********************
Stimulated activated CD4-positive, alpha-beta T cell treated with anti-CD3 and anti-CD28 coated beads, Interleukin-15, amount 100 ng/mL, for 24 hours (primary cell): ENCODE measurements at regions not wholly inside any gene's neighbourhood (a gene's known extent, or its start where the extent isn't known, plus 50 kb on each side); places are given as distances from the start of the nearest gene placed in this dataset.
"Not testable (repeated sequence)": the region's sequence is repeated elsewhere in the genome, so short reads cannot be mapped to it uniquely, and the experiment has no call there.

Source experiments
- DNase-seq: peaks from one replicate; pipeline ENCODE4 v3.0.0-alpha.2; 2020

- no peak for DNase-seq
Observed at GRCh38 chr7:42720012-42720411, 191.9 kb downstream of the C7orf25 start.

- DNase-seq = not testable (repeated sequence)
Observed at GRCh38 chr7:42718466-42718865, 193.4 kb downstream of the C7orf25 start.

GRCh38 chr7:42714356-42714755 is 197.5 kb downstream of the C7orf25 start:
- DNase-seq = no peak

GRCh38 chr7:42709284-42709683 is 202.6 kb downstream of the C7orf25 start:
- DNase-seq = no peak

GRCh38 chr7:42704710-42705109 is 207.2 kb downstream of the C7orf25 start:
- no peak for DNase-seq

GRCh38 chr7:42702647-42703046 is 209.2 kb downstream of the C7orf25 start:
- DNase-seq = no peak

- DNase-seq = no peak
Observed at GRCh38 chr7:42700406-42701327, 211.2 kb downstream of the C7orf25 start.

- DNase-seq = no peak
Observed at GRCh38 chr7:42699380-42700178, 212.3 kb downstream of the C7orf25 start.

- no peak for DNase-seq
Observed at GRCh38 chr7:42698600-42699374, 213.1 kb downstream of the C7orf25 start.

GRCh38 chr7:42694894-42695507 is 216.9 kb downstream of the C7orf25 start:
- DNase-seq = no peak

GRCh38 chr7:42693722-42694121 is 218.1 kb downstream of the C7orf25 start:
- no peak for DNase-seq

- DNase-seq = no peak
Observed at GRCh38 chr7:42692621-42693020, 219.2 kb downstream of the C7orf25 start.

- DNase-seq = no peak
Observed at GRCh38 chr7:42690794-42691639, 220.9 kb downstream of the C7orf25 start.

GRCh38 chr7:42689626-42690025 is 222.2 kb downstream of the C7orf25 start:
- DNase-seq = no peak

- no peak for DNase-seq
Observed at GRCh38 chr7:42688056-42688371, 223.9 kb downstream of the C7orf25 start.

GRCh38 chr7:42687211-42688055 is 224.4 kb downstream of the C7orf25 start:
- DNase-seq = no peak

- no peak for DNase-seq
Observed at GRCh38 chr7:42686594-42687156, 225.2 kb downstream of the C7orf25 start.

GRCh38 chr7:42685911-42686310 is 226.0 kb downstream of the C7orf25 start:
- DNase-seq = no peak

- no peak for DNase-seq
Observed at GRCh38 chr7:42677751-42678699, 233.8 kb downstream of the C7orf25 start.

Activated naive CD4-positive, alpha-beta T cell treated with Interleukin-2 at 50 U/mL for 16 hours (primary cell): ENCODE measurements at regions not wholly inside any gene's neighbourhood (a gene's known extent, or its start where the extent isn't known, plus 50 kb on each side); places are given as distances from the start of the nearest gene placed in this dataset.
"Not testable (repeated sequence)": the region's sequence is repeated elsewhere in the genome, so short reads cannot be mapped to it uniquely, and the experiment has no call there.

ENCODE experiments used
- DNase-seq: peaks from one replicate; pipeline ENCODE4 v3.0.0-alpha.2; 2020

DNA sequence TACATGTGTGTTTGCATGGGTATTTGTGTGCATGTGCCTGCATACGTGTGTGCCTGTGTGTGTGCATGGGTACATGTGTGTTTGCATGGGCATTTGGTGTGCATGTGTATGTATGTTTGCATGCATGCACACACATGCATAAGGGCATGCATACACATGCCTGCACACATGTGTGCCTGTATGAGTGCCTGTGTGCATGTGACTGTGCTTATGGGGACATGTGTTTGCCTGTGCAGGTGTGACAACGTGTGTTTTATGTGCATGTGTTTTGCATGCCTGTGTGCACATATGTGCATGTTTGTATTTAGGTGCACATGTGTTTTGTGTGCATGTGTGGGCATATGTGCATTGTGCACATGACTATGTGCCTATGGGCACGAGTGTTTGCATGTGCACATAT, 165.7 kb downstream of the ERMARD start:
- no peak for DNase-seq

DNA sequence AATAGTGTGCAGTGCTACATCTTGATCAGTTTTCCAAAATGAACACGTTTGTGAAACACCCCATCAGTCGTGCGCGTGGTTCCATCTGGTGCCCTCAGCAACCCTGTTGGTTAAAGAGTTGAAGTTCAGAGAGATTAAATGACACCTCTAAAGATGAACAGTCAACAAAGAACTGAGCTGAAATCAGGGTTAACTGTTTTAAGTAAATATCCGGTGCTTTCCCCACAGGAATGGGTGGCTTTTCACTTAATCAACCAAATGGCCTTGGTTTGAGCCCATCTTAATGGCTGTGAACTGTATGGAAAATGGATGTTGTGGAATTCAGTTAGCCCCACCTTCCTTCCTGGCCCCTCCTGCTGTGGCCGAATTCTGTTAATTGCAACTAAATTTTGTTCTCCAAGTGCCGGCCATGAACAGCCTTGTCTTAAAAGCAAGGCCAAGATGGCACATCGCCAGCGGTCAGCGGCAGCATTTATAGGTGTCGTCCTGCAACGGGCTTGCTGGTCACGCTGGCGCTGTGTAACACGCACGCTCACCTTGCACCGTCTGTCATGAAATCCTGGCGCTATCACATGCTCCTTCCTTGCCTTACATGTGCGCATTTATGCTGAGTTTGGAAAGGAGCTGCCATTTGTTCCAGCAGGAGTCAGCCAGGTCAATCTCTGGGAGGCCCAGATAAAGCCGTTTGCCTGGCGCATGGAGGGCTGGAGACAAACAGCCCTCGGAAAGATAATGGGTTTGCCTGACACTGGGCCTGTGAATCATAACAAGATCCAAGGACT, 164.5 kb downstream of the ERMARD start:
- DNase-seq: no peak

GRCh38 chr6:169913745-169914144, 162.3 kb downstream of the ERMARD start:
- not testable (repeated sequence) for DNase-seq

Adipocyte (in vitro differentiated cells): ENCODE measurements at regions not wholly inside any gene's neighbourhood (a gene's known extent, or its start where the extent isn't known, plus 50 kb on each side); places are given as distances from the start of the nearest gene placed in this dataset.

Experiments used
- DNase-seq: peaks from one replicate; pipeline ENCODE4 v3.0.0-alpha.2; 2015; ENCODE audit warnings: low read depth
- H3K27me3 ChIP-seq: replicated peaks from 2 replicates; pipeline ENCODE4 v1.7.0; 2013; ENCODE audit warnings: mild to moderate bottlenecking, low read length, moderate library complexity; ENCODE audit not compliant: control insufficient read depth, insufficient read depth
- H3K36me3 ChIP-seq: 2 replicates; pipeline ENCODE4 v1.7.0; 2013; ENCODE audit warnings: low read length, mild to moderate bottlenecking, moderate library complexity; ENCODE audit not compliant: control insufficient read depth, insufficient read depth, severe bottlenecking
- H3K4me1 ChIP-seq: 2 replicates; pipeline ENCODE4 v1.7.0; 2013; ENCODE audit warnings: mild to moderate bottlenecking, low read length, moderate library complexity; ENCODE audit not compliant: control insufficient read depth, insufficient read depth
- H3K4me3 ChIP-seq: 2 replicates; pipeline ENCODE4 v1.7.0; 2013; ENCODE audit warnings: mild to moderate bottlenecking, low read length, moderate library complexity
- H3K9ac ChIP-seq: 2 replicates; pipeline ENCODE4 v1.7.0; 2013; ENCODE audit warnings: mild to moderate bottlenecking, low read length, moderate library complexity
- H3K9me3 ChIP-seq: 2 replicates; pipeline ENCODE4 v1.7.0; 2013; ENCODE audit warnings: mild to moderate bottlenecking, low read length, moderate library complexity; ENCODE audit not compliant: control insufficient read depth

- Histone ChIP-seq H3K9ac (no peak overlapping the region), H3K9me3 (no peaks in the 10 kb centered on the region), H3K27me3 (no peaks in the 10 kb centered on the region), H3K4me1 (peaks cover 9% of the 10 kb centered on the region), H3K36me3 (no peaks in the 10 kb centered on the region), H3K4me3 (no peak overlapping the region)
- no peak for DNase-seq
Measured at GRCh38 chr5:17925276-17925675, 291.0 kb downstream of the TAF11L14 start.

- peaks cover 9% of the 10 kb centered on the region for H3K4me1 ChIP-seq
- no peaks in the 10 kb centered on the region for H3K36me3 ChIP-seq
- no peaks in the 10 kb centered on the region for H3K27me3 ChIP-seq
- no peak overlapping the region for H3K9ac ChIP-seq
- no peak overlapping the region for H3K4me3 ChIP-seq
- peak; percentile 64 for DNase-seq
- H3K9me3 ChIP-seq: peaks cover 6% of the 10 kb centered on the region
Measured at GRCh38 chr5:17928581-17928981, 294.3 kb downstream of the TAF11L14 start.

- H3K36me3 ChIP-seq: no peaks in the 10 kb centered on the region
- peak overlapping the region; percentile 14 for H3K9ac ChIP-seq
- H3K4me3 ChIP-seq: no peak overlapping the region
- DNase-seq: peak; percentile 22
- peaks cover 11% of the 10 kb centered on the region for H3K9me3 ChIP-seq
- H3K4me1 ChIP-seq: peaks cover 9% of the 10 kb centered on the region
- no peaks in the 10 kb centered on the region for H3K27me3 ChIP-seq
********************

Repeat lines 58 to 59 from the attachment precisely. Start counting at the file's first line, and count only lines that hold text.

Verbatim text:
- H3K4me1 ChIP-seq: 2 replicates; pipeline ENCODE4 v1.7.0; 2013; ENCODE audit warnings: mild to moderate bottlenecking, low read length, moderate library complexity; ENCODE audit not compliant: control insufficient read depth, insufficient read depth
- H3K4me3 ChIP-seq: 2 replicates; pipeline ENCODE4 v1.7.0; 2013; ENCODE audit warnings: mild to moderate bottlenecking, low read length, moderate library complexity